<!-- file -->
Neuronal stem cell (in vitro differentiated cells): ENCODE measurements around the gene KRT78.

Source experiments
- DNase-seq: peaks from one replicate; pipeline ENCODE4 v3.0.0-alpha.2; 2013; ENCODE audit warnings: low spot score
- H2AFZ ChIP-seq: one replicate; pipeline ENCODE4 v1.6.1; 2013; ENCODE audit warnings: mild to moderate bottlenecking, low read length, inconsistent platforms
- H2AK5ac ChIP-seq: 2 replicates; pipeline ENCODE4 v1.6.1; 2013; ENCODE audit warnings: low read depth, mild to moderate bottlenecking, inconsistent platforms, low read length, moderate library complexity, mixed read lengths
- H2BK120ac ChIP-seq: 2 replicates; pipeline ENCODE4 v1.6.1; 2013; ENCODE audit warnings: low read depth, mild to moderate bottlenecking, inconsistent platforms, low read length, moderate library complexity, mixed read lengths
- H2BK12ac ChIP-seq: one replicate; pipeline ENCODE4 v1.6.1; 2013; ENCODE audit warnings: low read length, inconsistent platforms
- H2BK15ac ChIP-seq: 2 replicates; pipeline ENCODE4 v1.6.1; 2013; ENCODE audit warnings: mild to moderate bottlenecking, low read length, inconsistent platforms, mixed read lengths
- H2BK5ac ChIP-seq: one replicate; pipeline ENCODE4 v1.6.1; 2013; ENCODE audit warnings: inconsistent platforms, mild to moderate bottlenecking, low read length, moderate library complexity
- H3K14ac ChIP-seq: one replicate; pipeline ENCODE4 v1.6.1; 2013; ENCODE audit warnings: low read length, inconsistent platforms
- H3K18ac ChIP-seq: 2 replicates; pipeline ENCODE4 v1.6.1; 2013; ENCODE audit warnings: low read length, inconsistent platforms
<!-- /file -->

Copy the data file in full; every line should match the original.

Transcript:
Neuronal stem cell (in vitro differentiated cells): ENCODE measurements around the gene KRT78.

Source experiments
- DNase-seq: peaks from one replicate; pipeline ENCODE4 v3.0.0-alpha.2; 2013; ENCODE audit warnings: low spot score
- H2AFZ ChIP-seq: one replicate; pipeline ENCODE4 v1.6.1; 2013; ENCODE audit warnings: mild to moderate bottlenecking, low read length, inconsistent platforms
- H2AK5ac ChIP-seq: 2 replicates; pipeline ENCODE4 v1.6.1; 2013; ENCODE audit warnings: low read depth, mild to moderate bottlenecking, inconsistent platforms, low read length, moderate library complexity, mixed read lengths
- H2BK120ac ChIP-seq: 2 replicates; pipeline ENCODE4 v1.6.1; 2013; ENCODE audit warnings: low read depth, mild to moderate bottlenecking, inconsistent platforms, low read length, moderate library complexity, mixed read lengths
- H2BK12ac ChIP-seq: one replicate; pipeline ENCODE4 v1.6.1; 2013; ENCODE audit warnings: low read length, inconsistent platforms
- H2BK15ac ChIP-seq: 2 replicates; pipeline ENCODE4 v1.6.1; 2013; ENCODE audit warnings: mild to moderate bottlenecking, low read length, inconsistent platforms, mixed read lengths
- H2BK5ac ChIP-seq: one replicate; pipeline ENCODE4 v1.6.1; 2013; ENCODE audit warnings: inconsistent platforms, mild to moderate bottlenecking, low read length, moderate library complexity
- H3K14ac ChIP-seq: one replicate; pipeline ENCODE4 v1.6.1; 2013; ENCODE audit warnings: low read length, inconsistent platforms
- H3K18ac ChIP-seq: 2 replicates; pipeline ENCODE4 v1.6.1; 2013; ENCODE audit warnings: low read length, inconsistent platforms